A copper bowl for whisking the egg whites (no copper available? No problem - just have some cream of tartar on hand)
A rubber spatula
A cake rake (or two)
A wooden spoon
A real decent balloon whisk
A flexible-blade metal spatula to spread the frosting

Preheat oven to 350 F with the rack in the middle.

Into the chocolate pot goes 4 ounces of chocolate and 2 Tablespoons of rum. (If you like, another 2 Tablespoons, or more, can go into the cook.) The lid goes on the pot. The pot goes into the simmer water and the pot-in-the-pot goes off the heat. This sits and melts the chocolate while the rest gets underway.

The bowl for the Kitchen Aide mixer is warmed - hot water is poured into it, poured out of it, and dried.

Into the mixing bowl goes the 1/4 pound of softened butter and 2/3 cup of sugar. This is creamed together for several minutes - forms a pale yellow, fluffy mixture. When it first starts out, it looks like:

At the end of creaming, it looks like:

While that is creaming, into the Vitamix (dry container) goes the 1/3 cup of almonds along with a Tablespoon, perhaps a wee bit more, of sugar. The objective is to pulverize the almonds - not to turn it into almond butter. The sugar helps to prevent the pulverized almonds from becoming oily and lumpy. I used the 'low' speed, about 3/4 of the way up, on the Vitamix.

Here's the almonds and the sugar waiting for the lid of the Vitamix to be put on and turned on:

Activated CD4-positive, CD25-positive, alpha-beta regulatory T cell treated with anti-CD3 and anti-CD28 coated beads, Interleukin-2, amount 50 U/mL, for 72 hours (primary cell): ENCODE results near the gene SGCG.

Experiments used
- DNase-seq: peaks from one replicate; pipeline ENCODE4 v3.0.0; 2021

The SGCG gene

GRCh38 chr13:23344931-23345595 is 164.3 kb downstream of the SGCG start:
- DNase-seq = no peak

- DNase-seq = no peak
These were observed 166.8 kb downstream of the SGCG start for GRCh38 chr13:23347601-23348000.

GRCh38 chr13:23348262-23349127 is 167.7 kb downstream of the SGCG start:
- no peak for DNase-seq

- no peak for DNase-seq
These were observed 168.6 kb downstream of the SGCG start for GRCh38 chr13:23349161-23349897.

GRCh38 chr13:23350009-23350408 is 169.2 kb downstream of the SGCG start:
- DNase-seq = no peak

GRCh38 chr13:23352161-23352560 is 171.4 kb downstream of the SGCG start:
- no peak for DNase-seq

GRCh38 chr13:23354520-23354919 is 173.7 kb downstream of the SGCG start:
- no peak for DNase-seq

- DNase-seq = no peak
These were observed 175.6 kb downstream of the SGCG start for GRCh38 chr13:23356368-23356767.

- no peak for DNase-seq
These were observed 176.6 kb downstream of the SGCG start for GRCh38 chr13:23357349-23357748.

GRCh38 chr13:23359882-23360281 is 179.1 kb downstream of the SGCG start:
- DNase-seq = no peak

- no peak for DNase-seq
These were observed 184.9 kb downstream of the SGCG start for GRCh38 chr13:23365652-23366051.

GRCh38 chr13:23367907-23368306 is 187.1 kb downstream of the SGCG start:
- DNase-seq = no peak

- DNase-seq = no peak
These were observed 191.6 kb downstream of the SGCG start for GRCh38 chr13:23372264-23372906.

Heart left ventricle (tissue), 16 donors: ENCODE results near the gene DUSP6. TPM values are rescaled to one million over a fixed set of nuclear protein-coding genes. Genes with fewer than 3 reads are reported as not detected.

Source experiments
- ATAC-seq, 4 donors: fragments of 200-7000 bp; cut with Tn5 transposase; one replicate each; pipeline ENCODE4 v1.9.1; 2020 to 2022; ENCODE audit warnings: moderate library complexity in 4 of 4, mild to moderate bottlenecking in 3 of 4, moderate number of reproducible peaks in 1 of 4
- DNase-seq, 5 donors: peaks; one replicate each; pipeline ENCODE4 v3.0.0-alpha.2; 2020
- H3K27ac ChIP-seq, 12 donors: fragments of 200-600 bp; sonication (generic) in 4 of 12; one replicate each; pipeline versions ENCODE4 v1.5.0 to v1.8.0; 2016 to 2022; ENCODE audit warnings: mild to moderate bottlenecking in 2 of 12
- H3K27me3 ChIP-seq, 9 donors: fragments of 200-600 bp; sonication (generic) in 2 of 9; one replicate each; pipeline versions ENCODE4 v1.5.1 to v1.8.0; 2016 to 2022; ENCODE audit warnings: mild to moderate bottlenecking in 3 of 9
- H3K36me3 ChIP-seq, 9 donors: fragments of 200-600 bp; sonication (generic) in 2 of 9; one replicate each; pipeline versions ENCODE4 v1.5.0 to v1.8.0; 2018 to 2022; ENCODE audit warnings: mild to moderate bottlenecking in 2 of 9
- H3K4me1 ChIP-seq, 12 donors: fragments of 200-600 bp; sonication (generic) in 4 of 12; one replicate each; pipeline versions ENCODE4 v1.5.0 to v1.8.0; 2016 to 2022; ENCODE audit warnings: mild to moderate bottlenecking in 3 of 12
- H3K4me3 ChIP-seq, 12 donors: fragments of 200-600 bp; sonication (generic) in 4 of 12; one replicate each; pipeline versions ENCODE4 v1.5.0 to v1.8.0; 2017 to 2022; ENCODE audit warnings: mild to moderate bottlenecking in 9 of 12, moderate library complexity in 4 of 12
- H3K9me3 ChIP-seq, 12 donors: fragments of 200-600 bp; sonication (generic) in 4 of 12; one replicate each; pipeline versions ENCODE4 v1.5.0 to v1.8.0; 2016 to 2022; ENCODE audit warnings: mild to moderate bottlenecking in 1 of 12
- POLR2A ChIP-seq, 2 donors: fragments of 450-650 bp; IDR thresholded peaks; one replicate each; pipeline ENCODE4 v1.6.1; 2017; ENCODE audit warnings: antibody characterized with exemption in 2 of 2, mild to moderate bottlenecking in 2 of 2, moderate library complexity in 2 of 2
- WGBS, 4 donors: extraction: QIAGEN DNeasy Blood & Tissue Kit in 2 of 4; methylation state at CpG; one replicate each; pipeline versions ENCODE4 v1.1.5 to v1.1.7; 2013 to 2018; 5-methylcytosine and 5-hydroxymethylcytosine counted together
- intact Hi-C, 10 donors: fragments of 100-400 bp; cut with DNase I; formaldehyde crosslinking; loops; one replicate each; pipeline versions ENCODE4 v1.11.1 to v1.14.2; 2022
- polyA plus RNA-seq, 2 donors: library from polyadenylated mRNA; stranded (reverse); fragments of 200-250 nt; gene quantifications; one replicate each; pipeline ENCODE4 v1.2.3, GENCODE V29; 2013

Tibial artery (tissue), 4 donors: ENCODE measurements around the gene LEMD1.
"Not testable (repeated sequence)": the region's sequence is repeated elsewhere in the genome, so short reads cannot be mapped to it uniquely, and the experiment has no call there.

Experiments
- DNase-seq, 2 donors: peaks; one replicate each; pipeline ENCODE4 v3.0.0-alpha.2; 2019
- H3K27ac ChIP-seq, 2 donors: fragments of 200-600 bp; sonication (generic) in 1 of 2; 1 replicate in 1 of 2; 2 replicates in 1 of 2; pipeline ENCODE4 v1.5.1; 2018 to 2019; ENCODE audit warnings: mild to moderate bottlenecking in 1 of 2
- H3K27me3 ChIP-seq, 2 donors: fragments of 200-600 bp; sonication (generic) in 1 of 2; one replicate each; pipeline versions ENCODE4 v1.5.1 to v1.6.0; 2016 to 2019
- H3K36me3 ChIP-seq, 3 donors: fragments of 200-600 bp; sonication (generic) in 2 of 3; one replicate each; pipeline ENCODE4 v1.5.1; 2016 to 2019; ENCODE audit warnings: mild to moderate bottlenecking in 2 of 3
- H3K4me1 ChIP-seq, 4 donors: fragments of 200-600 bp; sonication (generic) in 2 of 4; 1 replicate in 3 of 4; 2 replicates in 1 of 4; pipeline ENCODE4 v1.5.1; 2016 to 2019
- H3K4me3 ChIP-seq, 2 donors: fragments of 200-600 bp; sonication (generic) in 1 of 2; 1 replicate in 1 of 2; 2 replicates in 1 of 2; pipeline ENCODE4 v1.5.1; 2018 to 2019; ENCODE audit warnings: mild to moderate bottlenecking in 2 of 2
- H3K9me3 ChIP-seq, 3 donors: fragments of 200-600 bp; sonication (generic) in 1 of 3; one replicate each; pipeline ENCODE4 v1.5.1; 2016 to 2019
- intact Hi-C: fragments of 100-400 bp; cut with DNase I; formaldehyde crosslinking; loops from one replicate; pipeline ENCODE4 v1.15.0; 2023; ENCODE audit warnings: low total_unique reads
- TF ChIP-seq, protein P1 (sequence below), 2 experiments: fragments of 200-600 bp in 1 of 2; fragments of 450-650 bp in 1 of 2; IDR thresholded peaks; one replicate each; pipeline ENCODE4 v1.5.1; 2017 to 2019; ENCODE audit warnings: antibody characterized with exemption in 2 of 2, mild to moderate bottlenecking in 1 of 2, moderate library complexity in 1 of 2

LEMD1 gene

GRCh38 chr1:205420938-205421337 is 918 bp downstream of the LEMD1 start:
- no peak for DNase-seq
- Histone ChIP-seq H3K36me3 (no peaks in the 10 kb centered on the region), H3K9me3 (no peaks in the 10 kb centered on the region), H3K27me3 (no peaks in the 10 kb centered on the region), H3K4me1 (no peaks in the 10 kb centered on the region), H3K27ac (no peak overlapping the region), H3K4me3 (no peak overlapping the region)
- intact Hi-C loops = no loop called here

A little while later, pulverized almonds!

Now, back to the creamed butter and sugar. Into the mixer goes the yolks from the three eggs. And then this is well blended together.

The three egg whites go into the copper bowl for whisking. Once added to the bowl, test the temperature. If it is not room temperature, warm the bowl over the simmering hot water for a few seconds while gently stirring the eggs. Could also have let them sit in this bowl for about 20 minutes - that should have brought them up to room temperature. Now comes the whisking!

Start whisking, using the lower-arm and wrist muscles (shoulder muscles tire too quickly) at a speed of about 2 strokes per second with a vertical, circular motion. Do this for about 30 seconds. The egg whites should begin to foam. Then, add a pinch of salt and, if the bowl is not copper, add a larger pinch of cream of tartar. 

Now start whisking at 4 strokes per second, whisking in as much air as possible into the mixture and rotating the bowl so all the whites are engaged.

When soft peaks are formed the Tablespoon of sugar is sprinkled on top. Then, continue to whisk until stiff peaks are formed. This can be tested by holding the whisk upright and seeing if a peak forms on the top of it that holds upright. 

Now comes the blending!

First, take the mixing bowl off the Kitchen Aide.

Stir up the melted chocolate and rum with a rubber spatula so that it is all mixed together. Should look silky.

Now using that rubber spatula, blend the melted chocolate into the creamed butter/sugar. 

Now use that rubber spatula and blend in the pulverized almonds and 1/4 teaspoon of almond extract.

At once (immediately!) stir in 1/4 of the whisked egg whites - this is to lighten the batter.

Now, delicately fold in 1/3 of the remaining egg whites and when partially blended, sift in 1/3 of the flour and continue folding.